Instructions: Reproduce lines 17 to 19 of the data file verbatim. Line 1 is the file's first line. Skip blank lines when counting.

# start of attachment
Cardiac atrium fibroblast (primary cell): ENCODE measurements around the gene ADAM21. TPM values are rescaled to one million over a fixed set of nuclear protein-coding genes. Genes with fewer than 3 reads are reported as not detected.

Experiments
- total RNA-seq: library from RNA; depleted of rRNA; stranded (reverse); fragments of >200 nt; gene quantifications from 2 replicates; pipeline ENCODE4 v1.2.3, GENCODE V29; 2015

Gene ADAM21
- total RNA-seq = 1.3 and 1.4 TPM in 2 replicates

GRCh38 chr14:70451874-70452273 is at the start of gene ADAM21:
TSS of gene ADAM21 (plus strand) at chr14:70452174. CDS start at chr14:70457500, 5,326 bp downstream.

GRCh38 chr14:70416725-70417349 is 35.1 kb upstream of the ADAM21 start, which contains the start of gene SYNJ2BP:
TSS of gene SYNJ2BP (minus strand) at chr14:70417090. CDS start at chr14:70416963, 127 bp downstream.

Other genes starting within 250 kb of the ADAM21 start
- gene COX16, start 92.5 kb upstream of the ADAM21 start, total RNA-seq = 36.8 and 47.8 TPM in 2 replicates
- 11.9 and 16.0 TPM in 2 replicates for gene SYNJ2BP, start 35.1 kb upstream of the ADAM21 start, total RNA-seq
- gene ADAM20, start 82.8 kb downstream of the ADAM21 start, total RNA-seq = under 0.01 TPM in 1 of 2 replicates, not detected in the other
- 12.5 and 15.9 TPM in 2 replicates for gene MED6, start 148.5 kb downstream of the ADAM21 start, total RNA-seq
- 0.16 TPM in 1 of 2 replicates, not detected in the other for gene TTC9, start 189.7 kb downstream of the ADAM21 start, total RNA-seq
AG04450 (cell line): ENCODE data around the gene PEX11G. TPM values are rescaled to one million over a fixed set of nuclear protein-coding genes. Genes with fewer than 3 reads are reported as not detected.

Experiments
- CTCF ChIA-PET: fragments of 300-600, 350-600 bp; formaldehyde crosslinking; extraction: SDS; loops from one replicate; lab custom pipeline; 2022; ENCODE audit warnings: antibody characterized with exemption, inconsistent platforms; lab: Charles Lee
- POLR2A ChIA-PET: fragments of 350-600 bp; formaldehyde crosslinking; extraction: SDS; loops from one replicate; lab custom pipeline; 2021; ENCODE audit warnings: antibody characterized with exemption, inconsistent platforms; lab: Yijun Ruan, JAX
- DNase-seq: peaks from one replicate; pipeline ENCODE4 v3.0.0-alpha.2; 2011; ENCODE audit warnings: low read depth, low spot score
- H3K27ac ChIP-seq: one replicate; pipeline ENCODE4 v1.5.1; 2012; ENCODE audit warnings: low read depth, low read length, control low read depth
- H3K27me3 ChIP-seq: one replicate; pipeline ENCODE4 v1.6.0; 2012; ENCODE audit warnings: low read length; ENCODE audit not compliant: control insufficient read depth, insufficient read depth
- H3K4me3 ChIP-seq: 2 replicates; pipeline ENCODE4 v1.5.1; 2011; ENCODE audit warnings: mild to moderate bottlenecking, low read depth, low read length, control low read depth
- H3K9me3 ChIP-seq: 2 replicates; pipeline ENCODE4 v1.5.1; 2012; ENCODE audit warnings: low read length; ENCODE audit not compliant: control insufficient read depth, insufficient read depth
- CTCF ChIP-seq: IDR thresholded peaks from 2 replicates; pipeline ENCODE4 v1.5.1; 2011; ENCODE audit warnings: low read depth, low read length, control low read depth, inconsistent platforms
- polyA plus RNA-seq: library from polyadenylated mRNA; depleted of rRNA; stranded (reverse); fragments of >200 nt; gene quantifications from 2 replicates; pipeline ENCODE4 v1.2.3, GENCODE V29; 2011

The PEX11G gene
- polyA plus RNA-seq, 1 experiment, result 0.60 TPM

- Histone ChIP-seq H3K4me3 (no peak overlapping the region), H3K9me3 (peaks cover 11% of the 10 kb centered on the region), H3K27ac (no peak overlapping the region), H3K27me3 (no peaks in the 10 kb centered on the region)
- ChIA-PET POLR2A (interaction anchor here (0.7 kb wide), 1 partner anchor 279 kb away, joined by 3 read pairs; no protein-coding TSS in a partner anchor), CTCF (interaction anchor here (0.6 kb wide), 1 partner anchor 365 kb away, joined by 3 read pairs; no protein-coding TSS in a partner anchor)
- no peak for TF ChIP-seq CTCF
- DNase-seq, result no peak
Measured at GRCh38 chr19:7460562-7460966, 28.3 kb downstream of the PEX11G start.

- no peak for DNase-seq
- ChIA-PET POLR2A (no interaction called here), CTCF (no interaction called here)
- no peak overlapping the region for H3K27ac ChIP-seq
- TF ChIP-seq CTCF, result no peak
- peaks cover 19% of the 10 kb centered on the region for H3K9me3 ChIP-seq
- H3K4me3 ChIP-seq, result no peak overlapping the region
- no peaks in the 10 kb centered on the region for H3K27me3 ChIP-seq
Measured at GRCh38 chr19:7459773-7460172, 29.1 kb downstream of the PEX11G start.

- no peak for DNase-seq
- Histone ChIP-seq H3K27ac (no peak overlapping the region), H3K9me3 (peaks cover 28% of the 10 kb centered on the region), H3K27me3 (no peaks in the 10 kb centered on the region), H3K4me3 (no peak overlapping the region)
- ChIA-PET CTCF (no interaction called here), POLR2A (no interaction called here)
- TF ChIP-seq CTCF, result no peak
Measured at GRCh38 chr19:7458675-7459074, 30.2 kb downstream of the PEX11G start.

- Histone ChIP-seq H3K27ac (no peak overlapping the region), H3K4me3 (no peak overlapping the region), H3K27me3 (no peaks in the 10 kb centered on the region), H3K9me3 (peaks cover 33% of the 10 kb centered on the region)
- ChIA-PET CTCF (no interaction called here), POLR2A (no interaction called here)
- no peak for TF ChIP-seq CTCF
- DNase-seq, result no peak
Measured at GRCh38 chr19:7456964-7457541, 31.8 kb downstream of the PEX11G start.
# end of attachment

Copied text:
Experiments
- CTCF ChIA-PET: fragments of 300-600, 350-600 bp; formaldehyde crosslinking; extraction: SDS; loops from one replicate; lab custom pipeline; 2022; ENCODE audit warnings: antibody characterized with exemption, inconsistent platforms; lab: Charles Lee
- POLR2A ChIA-PET: fragments of 350-600 bp; formaldehyde crosslinking; extraction: SDS; loops from one replicate; lab custom pipeline; 2021; ENCODE audit warnings: antibody characterized with exemption, inconsistent platforms; lab: Yijun Ruan, JAX